AURORA | State testing scores were down last year in Aurora Public Schools in part due to the disruption of the pandemic, according to a presentation given to school board members on Tuesday.
However, school officials say that the unique circumstances of the past school year make it difficult to rely on the tests as accurate measures of student performance.
The Colorado Measures of Academic Success tests, known as CMAS, cover English, math and science skills, with students in different grades taking different subjects. The tests were canceled in the spring of 2020 due to the disruption caused by the COVID-19 pandemic. The tests given in spring 2021 were significantly scaled back from 2019.
The district had about one-third of the participation that it usually does, with only 11,000 students taking the tests compared to 34,000 during the 2018-2019 school year. That was partially because the state decreased the number of grades of students that took the tests, but many students simply opted out.
The decrease was not proportional to the student body as a whole. According to a report compiled by APS, Native American, Black and Hispanic students saw a larger decrease in participation.
Because the students who took the test are not a reflective sample of the district’s population, the results “really cannot be expanded out,” said APS director of accountability and research DJ Loerzel.
Loerzel presented the report to the board at its September meeting, where he said that though school and district-level analysis of the results is limited they can still be used to provide targeted support to the students that did take the test.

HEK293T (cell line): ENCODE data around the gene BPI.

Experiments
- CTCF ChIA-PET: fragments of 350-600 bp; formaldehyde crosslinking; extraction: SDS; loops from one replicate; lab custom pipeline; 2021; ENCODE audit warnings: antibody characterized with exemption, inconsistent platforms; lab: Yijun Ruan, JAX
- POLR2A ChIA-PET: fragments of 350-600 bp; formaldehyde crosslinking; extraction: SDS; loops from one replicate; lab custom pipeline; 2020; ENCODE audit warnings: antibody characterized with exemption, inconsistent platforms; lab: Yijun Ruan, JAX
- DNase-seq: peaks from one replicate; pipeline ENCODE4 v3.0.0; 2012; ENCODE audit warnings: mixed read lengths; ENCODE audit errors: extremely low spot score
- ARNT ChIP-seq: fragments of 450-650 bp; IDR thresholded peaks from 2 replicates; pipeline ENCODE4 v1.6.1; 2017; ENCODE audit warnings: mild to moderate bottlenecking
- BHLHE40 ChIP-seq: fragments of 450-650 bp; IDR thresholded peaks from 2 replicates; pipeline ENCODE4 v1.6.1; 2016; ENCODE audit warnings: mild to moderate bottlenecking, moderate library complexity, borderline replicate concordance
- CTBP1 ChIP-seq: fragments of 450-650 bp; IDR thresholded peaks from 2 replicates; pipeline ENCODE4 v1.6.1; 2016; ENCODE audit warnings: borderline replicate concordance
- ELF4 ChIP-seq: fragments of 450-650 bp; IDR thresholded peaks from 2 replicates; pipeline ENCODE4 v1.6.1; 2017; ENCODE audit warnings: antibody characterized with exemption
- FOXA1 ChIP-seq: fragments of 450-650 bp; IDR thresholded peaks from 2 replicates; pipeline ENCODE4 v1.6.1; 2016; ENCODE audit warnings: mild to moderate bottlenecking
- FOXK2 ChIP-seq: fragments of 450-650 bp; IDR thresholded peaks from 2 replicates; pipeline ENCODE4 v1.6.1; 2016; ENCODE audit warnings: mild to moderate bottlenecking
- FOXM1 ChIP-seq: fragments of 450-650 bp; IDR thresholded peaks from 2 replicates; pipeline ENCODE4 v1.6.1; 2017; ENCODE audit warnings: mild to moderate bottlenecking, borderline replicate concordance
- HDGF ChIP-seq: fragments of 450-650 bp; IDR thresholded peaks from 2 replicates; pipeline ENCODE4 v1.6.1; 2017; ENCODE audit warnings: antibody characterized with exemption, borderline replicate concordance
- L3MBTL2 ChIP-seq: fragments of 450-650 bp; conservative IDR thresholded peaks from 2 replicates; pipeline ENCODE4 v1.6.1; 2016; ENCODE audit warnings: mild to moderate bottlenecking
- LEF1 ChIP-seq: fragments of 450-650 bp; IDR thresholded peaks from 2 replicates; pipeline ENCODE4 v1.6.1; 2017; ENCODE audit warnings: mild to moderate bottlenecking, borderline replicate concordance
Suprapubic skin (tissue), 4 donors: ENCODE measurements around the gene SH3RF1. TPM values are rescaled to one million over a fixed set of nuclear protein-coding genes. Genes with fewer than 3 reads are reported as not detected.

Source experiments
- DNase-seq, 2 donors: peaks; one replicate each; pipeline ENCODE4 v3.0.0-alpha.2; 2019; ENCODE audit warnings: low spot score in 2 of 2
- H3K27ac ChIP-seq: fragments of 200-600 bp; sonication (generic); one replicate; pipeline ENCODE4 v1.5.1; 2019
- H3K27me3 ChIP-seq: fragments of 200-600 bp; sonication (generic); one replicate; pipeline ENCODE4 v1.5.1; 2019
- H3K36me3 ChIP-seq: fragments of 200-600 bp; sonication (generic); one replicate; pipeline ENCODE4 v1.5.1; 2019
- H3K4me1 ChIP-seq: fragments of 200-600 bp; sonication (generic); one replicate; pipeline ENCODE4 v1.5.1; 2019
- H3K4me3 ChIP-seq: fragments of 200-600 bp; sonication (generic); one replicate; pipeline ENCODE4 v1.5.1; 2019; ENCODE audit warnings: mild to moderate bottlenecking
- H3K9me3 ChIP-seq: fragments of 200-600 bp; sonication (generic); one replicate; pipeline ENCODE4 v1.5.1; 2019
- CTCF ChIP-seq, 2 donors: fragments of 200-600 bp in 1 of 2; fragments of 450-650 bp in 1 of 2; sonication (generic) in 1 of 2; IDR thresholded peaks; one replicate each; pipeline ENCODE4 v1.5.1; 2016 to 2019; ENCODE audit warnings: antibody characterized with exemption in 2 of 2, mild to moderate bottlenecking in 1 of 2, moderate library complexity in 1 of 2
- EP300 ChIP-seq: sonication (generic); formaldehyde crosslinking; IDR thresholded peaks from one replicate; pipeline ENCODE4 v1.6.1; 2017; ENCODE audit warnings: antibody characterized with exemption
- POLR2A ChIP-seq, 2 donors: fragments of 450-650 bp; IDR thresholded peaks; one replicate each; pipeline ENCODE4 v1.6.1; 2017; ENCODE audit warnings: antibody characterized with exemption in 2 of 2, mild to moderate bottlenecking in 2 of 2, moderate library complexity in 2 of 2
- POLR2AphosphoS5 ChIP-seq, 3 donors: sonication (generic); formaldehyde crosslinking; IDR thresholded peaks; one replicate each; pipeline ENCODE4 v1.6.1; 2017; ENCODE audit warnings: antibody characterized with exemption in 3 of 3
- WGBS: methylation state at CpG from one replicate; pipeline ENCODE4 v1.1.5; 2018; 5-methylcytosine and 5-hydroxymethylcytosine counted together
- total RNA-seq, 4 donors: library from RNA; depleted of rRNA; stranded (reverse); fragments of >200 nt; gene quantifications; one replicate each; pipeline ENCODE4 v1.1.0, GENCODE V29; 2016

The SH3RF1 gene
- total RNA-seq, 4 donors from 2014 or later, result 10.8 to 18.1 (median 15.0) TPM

The results showed that there was a larger decrease in math skills than in English language arts. According to the report, only 22.5% of test takers exceeded or met expectations in English, and only 12.2% exceeded or met expectations in math.
The percentage of students who did not meet expectations in English rose 4 percentage points to 30.1%, and rose 10.6 percentage points to 38.6% in math.
Hispanic students had the largest increase in “did not meet expectations” scores for English. In math, white and Asian students had the highest percentage of met or exceeded expectations scores, but also experienced the largest declines from the previous testing year.
The district has struggled with low test scores for years before the pandemic. However, district officials say that the disruption of the pandemic and the low number of test takers make this year’s results an unreliable barometer for student progress.
“Given the notable decline in participation and lack of overall representation of the APS student population, school- and district-level analysis is meaningless,” APS spokesperson Corey Christiansen told the Sentinel earlier in an email. “However, CMAS results still possess value for use in smaller groups such as monitoring the progress of individual students and some limited analysis of grade-level or subject-matter performance.”
At the meeting, superintendent Rico Munn said the district is “trying to use this data for what we can and not pretend it’s anything other than what it is.”